Middle Aged Mortality Rates Rising Among Uneducated Whites

As young adults enter the workforce, most imagine that by their mid 40s and 50s, they will be earning a good living, have a nice home and possible a family that they are able to provide with a comfortable life.

And while older adults are living increasing longer and more productive lives, a growing number of middle agers, without college degrees or any good job prospects are dying, far too young.  Many white adults without steady, decent-paying jobs or an education are turning to drugs, alcohol or suicide when despair takes hold.

According to a recent report by National Public Radio, the death rate has been rising steadily among non-hispanic white men and women between the ages of 45 and 54.   Researchers have found that rates of suicides, prescription drug overdoses and alcoholic liver disease are increasing rapidly, but the underlying cause was unknown.  Until now.

Researchers and Economists Anne Case and Angus Deaton looked more closely into these “deaths of despair” and found that with fewer jobs for adults without a college degree, relationships suffered and many middle aged white Americans have been turning to alcohol or opioid drugs to numb the pain, effectively killing themselves slowly.  Suicide rates are also going up in this same group of people.   Poorly educated whites have a higher mortality rate than any other group in society.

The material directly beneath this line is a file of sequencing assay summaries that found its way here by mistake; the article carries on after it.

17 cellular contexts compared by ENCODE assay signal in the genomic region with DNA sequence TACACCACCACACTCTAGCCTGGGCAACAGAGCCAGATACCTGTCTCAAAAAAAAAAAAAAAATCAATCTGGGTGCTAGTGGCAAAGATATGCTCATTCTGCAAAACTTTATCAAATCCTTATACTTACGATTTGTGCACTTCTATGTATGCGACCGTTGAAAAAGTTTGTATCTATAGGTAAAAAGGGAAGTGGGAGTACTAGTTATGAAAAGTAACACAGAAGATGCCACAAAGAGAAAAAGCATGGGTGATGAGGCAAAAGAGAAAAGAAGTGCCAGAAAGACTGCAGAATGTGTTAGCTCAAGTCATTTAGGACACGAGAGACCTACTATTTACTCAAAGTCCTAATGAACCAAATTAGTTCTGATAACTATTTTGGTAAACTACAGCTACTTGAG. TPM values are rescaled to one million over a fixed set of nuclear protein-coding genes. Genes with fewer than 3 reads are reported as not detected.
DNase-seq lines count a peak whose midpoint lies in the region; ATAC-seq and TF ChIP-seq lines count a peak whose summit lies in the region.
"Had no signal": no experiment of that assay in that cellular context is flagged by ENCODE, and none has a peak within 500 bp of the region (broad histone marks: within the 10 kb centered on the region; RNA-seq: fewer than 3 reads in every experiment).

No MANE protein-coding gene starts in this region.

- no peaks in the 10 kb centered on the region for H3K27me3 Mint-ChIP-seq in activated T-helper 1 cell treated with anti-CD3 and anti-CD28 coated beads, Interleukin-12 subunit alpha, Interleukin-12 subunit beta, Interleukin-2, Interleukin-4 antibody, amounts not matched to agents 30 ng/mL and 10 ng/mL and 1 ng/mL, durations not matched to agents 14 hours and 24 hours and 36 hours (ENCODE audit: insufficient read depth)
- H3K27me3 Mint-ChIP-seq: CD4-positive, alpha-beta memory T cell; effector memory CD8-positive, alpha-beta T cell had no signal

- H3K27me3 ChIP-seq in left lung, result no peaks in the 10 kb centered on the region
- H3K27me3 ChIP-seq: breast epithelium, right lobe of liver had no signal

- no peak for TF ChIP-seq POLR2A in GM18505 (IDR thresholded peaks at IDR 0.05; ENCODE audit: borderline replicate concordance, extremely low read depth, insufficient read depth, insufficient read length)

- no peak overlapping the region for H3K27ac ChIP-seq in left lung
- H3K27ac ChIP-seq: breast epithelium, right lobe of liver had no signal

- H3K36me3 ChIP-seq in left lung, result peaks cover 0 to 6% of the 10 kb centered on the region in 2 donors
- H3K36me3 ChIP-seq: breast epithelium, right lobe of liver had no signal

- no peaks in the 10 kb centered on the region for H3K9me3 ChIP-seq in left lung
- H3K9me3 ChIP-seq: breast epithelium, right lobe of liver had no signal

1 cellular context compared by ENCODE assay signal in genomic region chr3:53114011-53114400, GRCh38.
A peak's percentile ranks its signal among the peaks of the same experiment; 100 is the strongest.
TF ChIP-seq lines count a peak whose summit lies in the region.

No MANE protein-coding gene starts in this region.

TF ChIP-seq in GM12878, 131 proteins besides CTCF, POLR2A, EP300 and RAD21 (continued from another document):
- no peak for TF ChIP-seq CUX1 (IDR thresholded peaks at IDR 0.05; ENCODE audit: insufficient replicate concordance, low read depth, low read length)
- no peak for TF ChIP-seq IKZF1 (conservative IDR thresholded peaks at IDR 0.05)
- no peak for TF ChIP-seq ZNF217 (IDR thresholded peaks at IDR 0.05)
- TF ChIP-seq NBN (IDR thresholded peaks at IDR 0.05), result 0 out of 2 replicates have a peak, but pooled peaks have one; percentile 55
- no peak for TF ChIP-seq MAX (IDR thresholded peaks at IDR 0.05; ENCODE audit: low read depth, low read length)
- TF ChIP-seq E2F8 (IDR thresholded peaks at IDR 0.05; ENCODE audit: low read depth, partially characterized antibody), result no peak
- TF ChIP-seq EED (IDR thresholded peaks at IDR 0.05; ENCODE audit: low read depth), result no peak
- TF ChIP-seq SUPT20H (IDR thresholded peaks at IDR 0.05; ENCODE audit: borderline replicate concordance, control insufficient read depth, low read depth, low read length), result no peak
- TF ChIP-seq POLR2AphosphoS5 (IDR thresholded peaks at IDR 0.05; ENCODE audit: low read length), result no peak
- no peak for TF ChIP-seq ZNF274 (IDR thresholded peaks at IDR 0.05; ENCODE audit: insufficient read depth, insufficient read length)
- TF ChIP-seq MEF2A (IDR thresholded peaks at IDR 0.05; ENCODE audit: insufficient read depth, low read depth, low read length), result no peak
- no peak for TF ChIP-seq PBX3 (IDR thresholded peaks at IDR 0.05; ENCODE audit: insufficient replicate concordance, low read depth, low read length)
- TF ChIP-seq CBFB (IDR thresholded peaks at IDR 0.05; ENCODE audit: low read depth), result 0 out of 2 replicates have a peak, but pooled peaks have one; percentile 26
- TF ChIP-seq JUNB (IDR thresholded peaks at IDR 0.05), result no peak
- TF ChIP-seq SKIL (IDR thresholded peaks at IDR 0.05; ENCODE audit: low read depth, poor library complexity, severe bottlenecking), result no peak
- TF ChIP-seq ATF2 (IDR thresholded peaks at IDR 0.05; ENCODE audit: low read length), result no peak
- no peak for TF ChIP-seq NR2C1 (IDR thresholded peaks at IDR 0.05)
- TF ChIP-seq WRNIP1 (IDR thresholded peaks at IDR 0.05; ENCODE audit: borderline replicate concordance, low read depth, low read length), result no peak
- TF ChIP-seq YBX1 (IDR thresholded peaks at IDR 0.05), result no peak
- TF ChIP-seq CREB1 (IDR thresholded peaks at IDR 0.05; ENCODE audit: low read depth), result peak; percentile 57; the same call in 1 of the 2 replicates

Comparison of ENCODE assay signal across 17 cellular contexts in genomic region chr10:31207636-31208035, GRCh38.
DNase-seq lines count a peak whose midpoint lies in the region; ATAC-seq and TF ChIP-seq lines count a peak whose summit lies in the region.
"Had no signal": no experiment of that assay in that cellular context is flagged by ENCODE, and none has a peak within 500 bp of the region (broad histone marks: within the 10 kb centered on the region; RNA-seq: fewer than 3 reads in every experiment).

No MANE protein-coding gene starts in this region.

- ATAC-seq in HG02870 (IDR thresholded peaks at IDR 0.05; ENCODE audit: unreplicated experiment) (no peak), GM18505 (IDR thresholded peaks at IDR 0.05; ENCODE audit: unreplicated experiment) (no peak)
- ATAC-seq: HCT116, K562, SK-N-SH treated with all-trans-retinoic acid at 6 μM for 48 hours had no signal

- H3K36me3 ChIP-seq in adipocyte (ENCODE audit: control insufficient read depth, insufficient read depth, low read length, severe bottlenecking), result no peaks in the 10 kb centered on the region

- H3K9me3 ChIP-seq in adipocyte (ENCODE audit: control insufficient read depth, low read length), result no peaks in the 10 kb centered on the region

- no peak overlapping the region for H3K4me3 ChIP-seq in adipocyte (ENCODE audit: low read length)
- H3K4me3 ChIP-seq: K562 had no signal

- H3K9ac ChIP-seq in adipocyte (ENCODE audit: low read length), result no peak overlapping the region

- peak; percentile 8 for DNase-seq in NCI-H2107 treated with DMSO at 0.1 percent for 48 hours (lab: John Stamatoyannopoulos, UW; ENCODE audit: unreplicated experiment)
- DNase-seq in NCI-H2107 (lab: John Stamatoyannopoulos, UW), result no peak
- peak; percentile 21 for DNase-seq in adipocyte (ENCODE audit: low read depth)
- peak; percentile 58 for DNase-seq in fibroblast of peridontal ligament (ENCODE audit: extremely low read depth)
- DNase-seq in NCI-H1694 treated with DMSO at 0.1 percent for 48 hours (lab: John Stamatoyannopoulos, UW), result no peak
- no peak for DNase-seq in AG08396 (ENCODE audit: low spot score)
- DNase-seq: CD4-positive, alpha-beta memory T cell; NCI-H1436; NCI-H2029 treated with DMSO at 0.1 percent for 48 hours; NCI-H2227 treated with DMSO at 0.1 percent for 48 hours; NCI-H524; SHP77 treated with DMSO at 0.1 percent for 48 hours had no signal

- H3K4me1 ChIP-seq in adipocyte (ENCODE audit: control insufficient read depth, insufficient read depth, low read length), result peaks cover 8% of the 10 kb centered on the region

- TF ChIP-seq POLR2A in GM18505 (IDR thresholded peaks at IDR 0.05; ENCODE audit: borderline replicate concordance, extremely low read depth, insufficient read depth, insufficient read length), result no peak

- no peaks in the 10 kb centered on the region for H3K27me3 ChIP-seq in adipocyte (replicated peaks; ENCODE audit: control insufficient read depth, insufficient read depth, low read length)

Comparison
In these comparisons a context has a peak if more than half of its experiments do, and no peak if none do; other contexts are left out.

Working class whites with only a high school diploma or less report more physical pain, poorer health and a rise in mental health problems.  With social bonds strained, a decline in marriage rates and a fall in participation in the labor force, working class middle aged white adults are also less likely to seek care for heart disease or cancer.

The decline of the working class, with strong unions, stability and growth potential to create a middle class lifestyle, is significantly contributing to a country-wide rise in increased mortality rates of middle aged whites with little education.

To read the full study, visit the Proceedings of the National Academy of Science website by following this link.